A guide to facilitation skills and why they are essential for navigating complex business problems.
A skilled facilitator can supercharge a team’s performance by functioning as a process guide for navigating complicated business challenges. Facilitators are experts at leading groups through key meetings and gatherings. You might have encountered a facilitator if you have participated in a design thinking-style workshop or a Design Sprint.
A good facilitator posses the following skills:
- Advanced preparation
- Clear communication
- Active listening
- Asking questions
- Establishing a psychologically safe environment for sharing
- Creating focus amongst the group
- Unbiased objectivity
- Managing the group decision process
Facilitators exist to enable better gatherings between teams, stakeholders, or collaborators of any kind.
Think about all of the ineffective meetings you’ve had in the past; meetings where nothing really got done, people argued, or decisions simply weren’t made. In short, facilitators exist to enable better gatherings between teams, stakeholders, or collaborators of any kind. Facilitators set the stage by creating a clear picture of the end goal, ensuring the team has what they need to meet the problem, and helping build momentum when they get stuck along the way.
These are a few skills that every facilitator should have to create an environment that’s optimal for critical thinking and cooperation.
Facilitating a productive conversation or meeting requires ample preparation. To guide a group of people to a successful outcome, facilitators need to be clear on the end goal and the milestones to be achieved along the way. Facilitators create the conditions for success by evaluating whether the time allotted is realistic for achieving the goal, ensuring the right people are in the room, and providing the necessary materials for the work to be done.
Deciding who to exclude from a team or discussion can be just as crucial as choosing who to include to ensure the right group size is selected to address a challenge. Having a clear goal from the beginning serves the dual purpose of giving the facilitator more confidence for tackling the task at hand, and that confidence trickles down to the team giving them the courage to navigate the unknowns of complex problem-solving.
In summary, here are some of the activities that a good facilitator does to prepare for a meeting:
- Meet with key team members and stakeholders to understand and articulate your goals.
- Create a productive, detailed agenda for your workshop, working session, or meeting.
- If needed, secure a suitable, off-site space for your meeting.
- Create or gather the right materials, worksheets, and (most important) food (!) for the day.
- Prep participants to get them ready for the meeting and in the correct “headspace.”
Ensuring that everyone is on the same page during group discussions is another important job of an effective facilitator. This includes ensuring instructions for activities are clear, and the group has a shared understanding of the end goal. The nature of language can often make this seemingly simple task more complicated than many realize. Imagine any project you’ve experienced when you and another person agreed on something only to learn after it was executed that you both had very different understandings. A facilitator helps establish shared understanding by making ideas or decisions visible and clarifying details during conversations.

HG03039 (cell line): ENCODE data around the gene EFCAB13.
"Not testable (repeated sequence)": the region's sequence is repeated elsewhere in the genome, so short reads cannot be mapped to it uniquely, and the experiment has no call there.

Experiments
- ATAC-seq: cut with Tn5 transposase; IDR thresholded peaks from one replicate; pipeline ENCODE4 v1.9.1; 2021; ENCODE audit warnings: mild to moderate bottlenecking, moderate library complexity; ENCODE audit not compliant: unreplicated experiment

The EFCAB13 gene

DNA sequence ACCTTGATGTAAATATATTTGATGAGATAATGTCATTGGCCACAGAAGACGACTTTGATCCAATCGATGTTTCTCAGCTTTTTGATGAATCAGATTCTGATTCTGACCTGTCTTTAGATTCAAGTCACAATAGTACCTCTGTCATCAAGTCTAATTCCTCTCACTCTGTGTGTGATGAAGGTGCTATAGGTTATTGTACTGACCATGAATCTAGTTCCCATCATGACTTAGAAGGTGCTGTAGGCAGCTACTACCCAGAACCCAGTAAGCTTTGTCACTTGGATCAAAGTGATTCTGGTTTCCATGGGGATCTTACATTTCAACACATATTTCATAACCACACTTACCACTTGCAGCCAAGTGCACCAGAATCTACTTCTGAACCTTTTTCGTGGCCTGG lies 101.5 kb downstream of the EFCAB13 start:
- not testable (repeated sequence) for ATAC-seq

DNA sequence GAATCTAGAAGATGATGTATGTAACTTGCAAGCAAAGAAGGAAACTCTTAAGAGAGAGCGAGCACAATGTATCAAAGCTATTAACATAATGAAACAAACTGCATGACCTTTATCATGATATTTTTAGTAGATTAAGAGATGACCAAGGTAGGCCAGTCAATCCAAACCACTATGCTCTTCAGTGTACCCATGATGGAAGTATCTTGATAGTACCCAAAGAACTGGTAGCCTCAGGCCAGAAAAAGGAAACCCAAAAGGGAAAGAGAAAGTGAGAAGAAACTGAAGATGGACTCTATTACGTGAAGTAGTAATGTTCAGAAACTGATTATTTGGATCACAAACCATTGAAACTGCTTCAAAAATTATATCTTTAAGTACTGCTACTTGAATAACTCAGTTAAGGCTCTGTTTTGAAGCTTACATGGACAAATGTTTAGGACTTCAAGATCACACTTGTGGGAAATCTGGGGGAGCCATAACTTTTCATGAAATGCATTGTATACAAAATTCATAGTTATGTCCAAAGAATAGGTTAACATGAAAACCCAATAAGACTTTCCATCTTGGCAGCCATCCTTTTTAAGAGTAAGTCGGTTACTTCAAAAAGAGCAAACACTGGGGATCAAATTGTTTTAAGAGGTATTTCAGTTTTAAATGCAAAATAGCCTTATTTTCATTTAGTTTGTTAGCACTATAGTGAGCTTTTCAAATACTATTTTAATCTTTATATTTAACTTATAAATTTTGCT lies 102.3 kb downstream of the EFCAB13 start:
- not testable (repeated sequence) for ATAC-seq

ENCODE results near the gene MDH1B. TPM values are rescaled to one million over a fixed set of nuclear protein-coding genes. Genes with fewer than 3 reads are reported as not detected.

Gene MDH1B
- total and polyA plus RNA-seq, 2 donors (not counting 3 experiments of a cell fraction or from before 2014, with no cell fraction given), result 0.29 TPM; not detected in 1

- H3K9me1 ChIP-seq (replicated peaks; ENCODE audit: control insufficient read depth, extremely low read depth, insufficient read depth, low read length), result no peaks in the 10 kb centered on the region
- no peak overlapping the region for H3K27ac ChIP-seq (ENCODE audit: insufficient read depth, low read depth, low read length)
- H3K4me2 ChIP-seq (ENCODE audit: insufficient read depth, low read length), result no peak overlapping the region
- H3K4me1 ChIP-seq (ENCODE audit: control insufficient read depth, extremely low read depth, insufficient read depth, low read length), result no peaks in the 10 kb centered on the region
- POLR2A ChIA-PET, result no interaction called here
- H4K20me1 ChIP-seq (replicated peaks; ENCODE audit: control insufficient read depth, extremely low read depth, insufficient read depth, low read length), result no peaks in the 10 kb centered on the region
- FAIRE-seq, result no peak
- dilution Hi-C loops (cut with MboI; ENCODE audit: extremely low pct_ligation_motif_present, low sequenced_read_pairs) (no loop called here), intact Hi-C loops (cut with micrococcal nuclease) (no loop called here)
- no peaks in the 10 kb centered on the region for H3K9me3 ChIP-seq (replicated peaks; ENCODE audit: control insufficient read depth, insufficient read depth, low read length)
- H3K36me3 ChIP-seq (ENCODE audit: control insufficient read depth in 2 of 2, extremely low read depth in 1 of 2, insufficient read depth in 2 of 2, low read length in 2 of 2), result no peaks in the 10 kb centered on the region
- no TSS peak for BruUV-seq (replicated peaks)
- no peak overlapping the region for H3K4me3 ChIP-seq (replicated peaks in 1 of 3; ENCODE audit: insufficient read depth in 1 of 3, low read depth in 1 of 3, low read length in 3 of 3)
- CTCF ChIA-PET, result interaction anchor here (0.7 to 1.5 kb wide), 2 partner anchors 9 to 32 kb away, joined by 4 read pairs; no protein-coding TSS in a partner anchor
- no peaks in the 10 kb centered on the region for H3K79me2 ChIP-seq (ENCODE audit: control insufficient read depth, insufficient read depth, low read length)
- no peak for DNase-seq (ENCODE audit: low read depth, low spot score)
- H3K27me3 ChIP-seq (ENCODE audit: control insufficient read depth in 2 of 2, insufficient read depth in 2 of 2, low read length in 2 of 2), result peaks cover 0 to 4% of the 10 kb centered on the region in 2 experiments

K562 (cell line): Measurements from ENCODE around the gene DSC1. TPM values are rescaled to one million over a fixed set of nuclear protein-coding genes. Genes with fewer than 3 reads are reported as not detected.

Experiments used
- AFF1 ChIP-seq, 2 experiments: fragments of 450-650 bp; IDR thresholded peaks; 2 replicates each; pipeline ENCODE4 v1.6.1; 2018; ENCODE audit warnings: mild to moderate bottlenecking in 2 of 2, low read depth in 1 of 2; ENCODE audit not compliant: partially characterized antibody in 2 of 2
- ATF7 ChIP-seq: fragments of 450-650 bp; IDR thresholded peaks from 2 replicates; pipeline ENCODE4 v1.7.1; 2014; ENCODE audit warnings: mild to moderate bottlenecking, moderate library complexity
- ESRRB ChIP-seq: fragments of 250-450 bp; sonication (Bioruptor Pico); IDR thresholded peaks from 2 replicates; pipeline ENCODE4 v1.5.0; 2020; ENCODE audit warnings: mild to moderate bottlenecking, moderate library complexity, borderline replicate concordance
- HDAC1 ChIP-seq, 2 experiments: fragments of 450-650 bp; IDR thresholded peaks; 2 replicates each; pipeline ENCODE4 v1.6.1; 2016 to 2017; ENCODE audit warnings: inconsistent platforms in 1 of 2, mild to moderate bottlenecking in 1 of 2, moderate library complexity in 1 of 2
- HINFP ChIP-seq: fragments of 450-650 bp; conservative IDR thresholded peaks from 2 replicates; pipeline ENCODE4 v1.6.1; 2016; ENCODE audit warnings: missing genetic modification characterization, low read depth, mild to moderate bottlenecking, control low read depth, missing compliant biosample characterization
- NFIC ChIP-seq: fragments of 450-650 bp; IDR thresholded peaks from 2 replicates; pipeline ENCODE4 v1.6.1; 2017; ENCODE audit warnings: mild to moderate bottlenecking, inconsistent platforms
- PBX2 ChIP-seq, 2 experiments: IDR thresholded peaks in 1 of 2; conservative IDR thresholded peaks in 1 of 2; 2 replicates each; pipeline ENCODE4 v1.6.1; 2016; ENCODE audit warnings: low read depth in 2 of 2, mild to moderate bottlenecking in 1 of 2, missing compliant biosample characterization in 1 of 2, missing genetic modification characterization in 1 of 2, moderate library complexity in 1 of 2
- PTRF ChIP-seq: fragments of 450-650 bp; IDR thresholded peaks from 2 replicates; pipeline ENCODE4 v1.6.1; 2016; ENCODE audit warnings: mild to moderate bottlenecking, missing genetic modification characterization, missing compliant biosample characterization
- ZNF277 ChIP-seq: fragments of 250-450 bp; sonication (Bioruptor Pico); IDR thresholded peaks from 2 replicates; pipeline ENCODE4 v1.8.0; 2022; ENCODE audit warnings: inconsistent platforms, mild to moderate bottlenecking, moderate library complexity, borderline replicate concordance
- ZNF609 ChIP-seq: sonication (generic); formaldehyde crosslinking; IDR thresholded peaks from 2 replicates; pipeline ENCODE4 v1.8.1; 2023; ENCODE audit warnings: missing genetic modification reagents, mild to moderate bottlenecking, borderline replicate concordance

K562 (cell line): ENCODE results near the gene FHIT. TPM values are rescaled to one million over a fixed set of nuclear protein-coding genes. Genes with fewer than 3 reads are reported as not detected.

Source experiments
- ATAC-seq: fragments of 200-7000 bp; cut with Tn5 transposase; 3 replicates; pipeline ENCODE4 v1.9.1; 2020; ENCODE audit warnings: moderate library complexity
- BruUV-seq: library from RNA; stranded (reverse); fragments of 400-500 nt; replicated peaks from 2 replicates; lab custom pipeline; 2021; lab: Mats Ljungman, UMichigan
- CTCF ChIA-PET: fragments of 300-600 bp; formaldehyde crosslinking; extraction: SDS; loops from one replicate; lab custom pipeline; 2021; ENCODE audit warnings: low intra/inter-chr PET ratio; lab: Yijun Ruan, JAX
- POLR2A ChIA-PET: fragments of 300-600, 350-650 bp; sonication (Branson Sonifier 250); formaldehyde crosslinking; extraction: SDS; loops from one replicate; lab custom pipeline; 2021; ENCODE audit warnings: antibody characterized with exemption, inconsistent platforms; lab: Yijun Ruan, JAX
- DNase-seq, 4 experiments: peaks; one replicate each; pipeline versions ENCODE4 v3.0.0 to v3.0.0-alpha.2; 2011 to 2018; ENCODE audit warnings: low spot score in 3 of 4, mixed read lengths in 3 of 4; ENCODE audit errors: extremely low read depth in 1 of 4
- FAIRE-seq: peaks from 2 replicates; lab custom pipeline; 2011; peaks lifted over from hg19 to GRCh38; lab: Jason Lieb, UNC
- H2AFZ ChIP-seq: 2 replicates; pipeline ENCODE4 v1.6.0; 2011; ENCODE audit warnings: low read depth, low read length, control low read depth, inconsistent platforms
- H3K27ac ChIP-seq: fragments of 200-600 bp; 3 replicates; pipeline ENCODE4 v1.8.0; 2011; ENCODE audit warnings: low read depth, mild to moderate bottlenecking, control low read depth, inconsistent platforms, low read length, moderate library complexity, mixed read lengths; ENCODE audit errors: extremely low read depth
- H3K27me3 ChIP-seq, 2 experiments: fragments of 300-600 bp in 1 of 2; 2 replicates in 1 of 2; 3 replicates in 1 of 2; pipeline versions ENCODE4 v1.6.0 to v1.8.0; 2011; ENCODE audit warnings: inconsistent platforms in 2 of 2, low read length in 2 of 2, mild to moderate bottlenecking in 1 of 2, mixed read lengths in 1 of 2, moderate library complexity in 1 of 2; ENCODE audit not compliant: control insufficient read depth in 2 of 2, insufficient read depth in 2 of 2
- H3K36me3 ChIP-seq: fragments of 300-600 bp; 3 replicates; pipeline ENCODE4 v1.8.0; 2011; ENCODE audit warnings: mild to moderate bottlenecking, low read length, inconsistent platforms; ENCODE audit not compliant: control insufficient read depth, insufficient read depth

Active listening is key to understanding both what someone is saying and why they are offering the information. It begins with eye contact and receptive body language to demonstrate interest in the contribution. While absorbing the message, a skilled facilitator will take in both what is said as well as nonverbal cues like body language and tone. Critical to active listening is the lack of judgment or evaluation of the contribution. Once the message has been shared, the facilitator reflects to the speaker what they heard to receive confirmation that the message was accurately understood.
Active listening not only ensures clarity of understanding; it also serves to reveal assumptions in decision making that can be easily missed during group discussions. By modeling active listening, facilitators set an example for other members of the group, enabling more fruitful communication as team member adopt the practice.
Facilitators favor asking questions over providing answers and aren’t afraid to be the person in the room asking the “dumb” questions. They use question asking to break down a problem into manageable pieces and to draw out input from team members so that a problem is evaluated from multiple perspectives. Socratic questioning is a useful tool in the facilitator’s toolkit.
“Socratic questioning is a form of disciplined questioning that can be used to pursue thought in many directions and for many purposes, including: to explore complex ideas, to get to the truth of things, to open up issues and problems, to uncover assumptions, to analyze concepts, to distinguish what we know from what we do not know, to follow out logical consequences of thought or to control discussions.” — Wikipedia
In addition to making sure the agenda is clear, a facilitator ensures there’s adequate time for the team to accomplish what they set out to do. It helps to break activities up into blocks of time to keep up the momentum and focus the conversation around what’s most important.